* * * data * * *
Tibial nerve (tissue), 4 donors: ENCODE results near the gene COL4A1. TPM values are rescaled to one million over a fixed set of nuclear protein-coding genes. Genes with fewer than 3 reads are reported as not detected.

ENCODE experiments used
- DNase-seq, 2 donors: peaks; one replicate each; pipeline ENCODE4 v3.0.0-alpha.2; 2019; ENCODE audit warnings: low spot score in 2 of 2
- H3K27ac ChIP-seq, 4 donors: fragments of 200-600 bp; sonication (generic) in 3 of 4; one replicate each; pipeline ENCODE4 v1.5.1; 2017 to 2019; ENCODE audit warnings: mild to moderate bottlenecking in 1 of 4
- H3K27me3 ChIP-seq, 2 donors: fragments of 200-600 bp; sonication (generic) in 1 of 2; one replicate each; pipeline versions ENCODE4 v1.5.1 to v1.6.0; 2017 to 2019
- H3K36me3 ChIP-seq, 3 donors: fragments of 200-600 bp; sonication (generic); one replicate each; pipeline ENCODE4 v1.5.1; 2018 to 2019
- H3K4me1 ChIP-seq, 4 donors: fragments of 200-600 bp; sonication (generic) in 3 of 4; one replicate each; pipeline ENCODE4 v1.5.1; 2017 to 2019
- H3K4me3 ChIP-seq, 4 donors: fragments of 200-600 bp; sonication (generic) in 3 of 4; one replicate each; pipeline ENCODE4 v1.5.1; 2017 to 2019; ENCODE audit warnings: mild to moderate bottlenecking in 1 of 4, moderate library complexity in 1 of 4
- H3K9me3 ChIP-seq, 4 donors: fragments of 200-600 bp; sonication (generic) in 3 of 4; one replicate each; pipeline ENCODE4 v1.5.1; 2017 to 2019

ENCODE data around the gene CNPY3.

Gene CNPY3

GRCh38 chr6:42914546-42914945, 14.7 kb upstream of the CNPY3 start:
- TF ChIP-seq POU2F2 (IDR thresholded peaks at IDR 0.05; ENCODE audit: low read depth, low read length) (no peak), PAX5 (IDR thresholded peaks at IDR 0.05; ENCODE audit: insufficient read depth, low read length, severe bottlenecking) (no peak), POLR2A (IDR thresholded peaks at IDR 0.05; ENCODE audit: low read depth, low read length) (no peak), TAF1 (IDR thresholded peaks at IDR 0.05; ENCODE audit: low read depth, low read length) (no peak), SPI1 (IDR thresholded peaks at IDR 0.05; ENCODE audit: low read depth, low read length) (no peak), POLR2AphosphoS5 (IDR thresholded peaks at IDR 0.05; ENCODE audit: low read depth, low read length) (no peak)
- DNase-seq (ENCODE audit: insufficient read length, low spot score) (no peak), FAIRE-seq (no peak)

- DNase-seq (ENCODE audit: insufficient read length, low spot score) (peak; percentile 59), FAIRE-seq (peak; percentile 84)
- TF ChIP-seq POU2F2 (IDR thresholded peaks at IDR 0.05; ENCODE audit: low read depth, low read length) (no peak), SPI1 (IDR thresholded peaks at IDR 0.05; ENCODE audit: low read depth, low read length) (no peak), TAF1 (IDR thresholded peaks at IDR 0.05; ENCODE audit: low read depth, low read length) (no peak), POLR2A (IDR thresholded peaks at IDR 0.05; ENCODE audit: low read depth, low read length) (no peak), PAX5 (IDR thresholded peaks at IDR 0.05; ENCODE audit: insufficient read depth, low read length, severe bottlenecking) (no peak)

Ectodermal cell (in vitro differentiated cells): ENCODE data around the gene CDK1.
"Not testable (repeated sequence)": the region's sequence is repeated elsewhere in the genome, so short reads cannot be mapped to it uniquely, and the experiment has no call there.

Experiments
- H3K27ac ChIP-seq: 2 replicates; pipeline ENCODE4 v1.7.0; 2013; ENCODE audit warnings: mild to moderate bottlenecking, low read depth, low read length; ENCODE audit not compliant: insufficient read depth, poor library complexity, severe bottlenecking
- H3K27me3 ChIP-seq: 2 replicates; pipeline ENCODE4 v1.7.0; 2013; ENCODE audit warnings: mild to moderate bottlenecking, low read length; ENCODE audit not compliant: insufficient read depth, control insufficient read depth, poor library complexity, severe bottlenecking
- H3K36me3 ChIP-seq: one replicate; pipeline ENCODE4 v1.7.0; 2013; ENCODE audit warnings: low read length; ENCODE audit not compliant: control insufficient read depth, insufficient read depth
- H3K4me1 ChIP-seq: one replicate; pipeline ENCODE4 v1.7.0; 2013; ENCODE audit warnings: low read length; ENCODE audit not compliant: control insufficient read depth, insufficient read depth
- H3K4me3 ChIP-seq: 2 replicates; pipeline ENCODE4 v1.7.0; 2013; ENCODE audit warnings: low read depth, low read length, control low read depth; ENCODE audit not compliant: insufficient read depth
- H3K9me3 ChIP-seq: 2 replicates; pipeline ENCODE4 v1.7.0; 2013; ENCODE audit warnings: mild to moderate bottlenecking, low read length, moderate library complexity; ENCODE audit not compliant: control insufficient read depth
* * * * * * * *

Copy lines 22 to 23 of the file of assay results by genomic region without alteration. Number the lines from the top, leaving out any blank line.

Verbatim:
- H3K36me3 ChIP-seq: one replicate; pipeline ENCODE4 v1.7.0; 2013; ENCODE audit warnings: low read length; ENCODE audit not compliant: control insufficient read depth, insufficient read depth
- H3K4me1 ChIP-seq: one replicate; pipeline ENCODE4 v1.7.0; 2013; ENCODE audit warnings: low read length; ENCODE audit not compliant: control insufficient read depth, insufficient read depth